Definition of iceberg in English:

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Pronunciation: /ˈʌɪsbəːɡ/


A large floating mass of ice detached from a glacier or ice sheet and carried out to sea.
Example sentences
  • The environment in the Antarctic is magnificent with glaciers, icebergs and ice floes on a scale which is awe-inspiring.
  • Sea ice is frozen salt water, and when natural forces break it into pieces, the larger ones are called not icebergs but ice floes.
  • Water lapped at the edge of the ice-sheets, small icebergs floating off and melting in the warmer waters.


the tip of an (or the) iceberg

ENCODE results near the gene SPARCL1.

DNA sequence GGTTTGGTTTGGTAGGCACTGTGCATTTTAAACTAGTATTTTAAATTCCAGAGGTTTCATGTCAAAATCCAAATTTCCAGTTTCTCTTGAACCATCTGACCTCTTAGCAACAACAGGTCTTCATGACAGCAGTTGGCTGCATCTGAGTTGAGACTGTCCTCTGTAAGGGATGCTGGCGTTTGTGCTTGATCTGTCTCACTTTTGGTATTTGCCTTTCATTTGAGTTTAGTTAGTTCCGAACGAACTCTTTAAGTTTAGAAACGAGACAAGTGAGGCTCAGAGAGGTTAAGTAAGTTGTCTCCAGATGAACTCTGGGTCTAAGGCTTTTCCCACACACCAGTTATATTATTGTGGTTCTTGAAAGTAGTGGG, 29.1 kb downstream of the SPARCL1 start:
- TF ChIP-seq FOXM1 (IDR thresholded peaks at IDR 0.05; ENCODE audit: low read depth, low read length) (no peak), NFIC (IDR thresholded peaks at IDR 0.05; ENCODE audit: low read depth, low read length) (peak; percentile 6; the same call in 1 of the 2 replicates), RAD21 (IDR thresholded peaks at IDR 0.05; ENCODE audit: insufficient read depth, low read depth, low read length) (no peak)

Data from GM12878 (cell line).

The small perceptible part of a much larger situation or problem that remains hidden: detected fraud is only the tip of the iceberg
More example sentences
  • These are real women, real situations and sadly, only the tip of the iceberg.
  • Yet they are the tip of an iceberg because most cases of child abuse remain unknown, with children suffering in silence.
  • This is just the tip of the iceberg, with many missing but not reported.


Late 18th century: from Dutch ijsberg, from ijs 'ice' + berg 'hill'.

  • The earliest meaning of iceberg in English was for a glacier which is seen from the sea as a hill. The term came in the late 18th century from Dutch ijsberg, from ijs ‘ice’ and berg ‘hill’. The expression the tip of the iceberg, ‘the small visible part of a larger problem that remains hidden’, is surprisingly recent, being recorded only from the 1950s.

For editors and proofreaders

Line breaks: ice|berg

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